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Every now and again, even after thirty years in this business, a play comes along that just plain bowls me over. The last time that happened was Once, an NCT production in which all the instruments were played onstage and in massive amounts. Bowled me over. The most recent play to bowl me over is Theatre Raleigh's Big Fish, a full-blown, Equity production of a musical by John August and Andrew Lippa, directed by Eric Woodall. This production pulls out all the stops. It's got sensational music, a beautiful plot, exceptional characters, and a superlative message to relay. This production also sports a sensational cast, superlative musicians, a tremendously versatile set, and magnificent stage presence. A small cast (for a musical) and a small (six-piece) orchestra present a big sound, and the writing — and this production's presentation of that writing — combine to make a show that tugs at the heartstrings and the tear ducts.
Big Fish is an everyman story, about a small-town southern boy who makes a mundane life one that is incredibly rich through his own storytelling. There is nothing particularly unusual about his life: he grows up, falls in love, gets married, has a child, grows old. But it is through his unusual talent for dreams and storytelling that he transforms this mundane life into something magical. We meet Edward Bloom (Timothy Gulan) at the rehearsal dinner of his son, Will (Chris Dwan). Will cautions his dad against "telling his stories," making toasts, or otherwise stealing the thunder from Will and his bride, Josephine (Mili Diaz). It is supposed to be their day, and Will would appreciate it if Dad didn't make it about him. Edward reluctantly agrees, but can't fully manage it. He is thrilled that he's about to be a granddad; every indication is that Jo is pregnant! Will says absolutely not; no one knows and no one is going to know; he can't tell anyone!
Through Will's marriage and a series of flashbacks, Edward's life is laid out for us. He tries to read his eight-year-old son (Keegan Story) a story about Agamemnon and the Trojan War, but gets too bogged down in history. Edward resorts to telling Will stories about his own adventures: the story about The Witch (Chandra Branch), or about The Mermaid (Lydia Tart), for example. Young Will is unimpressed. But Edward tries to get Will excited about being in his own story ("Be the Hero") rather than depending on the stories of others. Will doesn't get his dad, never has, never will. To Will, his dad lives in a fantasy world that he uses to keep the world at bay; real life is too much for him. Will's mom, Sandra (Lauren Kennedy), says that Edward is "magical," but Will can't see it.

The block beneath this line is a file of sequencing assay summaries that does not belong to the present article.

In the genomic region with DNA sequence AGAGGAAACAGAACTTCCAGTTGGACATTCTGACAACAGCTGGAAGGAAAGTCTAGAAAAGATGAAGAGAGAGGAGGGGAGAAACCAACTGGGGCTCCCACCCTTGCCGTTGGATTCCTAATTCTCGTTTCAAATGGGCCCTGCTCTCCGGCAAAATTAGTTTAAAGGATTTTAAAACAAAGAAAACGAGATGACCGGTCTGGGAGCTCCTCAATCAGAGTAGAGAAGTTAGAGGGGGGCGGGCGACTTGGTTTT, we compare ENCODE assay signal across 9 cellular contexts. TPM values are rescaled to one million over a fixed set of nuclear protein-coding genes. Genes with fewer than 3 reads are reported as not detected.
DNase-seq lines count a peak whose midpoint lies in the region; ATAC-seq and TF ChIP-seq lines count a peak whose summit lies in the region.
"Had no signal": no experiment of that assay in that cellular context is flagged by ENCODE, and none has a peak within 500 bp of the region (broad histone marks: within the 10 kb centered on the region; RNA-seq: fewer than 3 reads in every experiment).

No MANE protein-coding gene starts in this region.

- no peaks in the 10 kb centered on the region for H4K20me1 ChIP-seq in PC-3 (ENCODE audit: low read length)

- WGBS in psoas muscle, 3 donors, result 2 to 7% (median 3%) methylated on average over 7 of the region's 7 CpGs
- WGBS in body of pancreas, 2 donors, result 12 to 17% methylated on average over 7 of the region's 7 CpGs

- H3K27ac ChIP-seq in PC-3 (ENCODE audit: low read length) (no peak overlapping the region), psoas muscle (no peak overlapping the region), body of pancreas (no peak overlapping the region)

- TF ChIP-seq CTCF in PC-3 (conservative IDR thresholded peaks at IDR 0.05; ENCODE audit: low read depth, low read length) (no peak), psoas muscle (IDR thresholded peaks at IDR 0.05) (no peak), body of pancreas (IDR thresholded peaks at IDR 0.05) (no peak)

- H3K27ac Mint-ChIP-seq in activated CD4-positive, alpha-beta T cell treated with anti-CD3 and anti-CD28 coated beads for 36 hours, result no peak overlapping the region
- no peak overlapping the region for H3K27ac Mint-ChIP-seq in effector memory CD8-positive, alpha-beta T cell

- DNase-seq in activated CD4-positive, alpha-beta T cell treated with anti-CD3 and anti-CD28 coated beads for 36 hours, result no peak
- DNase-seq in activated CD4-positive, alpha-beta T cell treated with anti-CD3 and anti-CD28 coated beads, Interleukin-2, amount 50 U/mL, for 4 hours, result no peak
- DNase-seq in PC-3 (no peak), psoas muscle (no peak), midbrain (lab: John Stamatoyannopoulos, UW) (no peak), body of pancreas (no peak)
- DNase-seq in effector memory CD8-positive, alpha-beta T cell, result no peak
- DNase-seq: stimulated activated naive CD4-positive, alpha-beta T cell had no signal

Big Fish is presented on a huge, plain, blank stage. Production designer Josh Smith has covered that stage with expressive, open beams that jut out over the audience, drawing us in. Two trap doors in the stage (left and right) allow for mysterious things to happen, like the appearance of a mermaid, fish that beg to be caught, or the sudden appearance of a werewolf. Theatre patrons sit stage right and left, as well as in the house. The impressive musicians, led by musical director Ethan Anderson, present a soundtrack that is nearly all strings (violin, cello, guitar, piano, string bass, and drums) and spectacularly rich. Every single aspect of this production has been designed to get us involved and keep us cheering for Edward as he goes for the gusto: he meets a real-life seer, who the locals say is a witch; befriends a Giant, Carl (Paul Hinkes); joins the circus; meets a werewolf, Amos (Areon Mobasher); and makes a lasting friendship with his high-school sweetheart, Jennie (Shanelle Nicole Leonard). Throughout this show, dynamic and richly-woven songs punctuate Edward's life, like the duet between Will and his mom in which they sing counterpoint ("Magic in the Man") or the dual medical scenes, one in Montgomery, AL, and one in New York, where Will sees his unborn child for the first time ("Stranger") as Edwards gets news of his "ambitious" cancer. Excellent dance and singing make for terrific tales to be told, like the "Alabama Stomp," Edward's outre way to catch a fish; or Edward's first time seeing his future wife ("Little Lamb from Alabama"). But there is a secret in all of Edward's tales, and Will is determined to find it out. When he does, he is able to see his father for the first time in the same way as his mom, and his wife, do.
This everyman tale is magnificently written and dynamically presented. Every intimate detail is a part of the big puzzle that is Edward's life. So magically created is this rich tapestry, that, despite all the theatrics and the stagecraft, by the time the show was over, tears were streaming down my face. It is very seldom that I get to see something that gets me like this one did. It bowled me over. And it will bowl you over, as well.
Big Fish continues through Sunday, July 22. For more details on this production, please view the sidebar.